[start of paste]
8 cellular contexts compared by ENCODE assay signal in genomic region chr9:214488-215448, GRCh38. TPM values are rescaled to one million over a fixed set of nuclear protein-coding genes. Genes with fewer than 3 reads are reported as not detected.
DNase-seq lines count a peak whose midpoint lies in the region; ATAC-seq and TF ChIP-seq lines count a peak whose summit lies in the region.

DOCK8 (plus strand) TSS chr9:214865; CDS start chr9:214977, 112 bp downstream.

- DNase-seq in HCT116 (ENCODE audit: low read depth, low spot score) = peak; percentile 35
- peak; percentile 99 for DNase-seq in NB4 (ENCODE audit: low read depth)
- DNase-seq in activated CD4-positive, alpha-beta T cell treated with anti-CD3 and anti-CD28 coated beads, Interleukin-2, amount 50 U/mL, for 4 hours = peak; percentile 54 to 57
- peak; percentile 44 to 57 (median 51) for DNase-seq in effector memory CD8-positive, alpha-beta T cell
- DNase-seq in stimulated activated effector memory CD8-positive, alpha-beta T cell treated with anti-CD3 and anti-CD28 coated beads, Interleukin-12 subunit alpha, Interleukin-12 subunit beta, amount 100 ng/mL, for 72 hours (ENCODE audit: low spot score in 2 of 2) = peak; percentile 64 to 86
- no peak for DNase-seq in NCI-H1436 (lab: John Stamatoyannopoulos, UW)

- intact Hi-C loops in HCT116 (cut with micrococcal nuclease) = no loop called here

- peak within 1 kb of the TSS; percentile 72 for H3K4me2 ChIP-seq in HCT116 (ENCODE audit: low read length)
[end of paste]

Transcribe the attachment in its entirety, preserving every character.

8 cellular contexts compared by ENCODE assay signal in genomic region chr9:214488-215448, GRCh38. TPM values are rescaled to one million over a fixed set of nuclear protein-coding genes. Genes with fewer than 3 reads are reported as not detected.
DNase-seq lines count a peak whose midpoint lies in the region; ATAC-seq and TF ChIP-seq lines count a peak whose summit lies in the region.

DOCK8 (plus strand) TSS chr9:214865; CDS start chr9:214977, 112 bp downstream.

- DNase-seq in HCT116 (ENCODE audit: low read depth, low spot score) = peak; percentile 35
- peak; percentile 99 for DNase-seq in NB4 (ENCODE audit: low read depth)
- DNase-seq in activated CD4-positive, alpha-beta T cell treated with anti-CD3 and anti-CD28 coated beads, Interleukin-2, amount 50 U/mL, for 4 hours = peak; percentile 54 to 57
- peak; percentile 44 to 57 (median 51) for DNase-seq in effector memory CD8-positive, alpha-beta T cell
- DNase-seq in stimulated activated effector memory CD8-positive, alpha-beta T cell treated with anti-CD3 and anti-CD28 coated beads, Interleukin-12 subunit alpha, Interleukin-12 subunit beta, amount 100 ng/mL, for 72 hours (ENCODE audit: low spot score in 2 of 2) = peak; percentile 64 to 86
- no peak for DNase-seq in NCI-H1436 (lab: John Stamatoyannopoulos, UW)

- intact Hi-C loops in HCT116 (cut with micrococcal nuclease) = no loop called here

- peak within 1 kb of the TSS; percentile 72 for H3K4me2 ChIP-seq in HCT116 (ENCODE audit: low read length)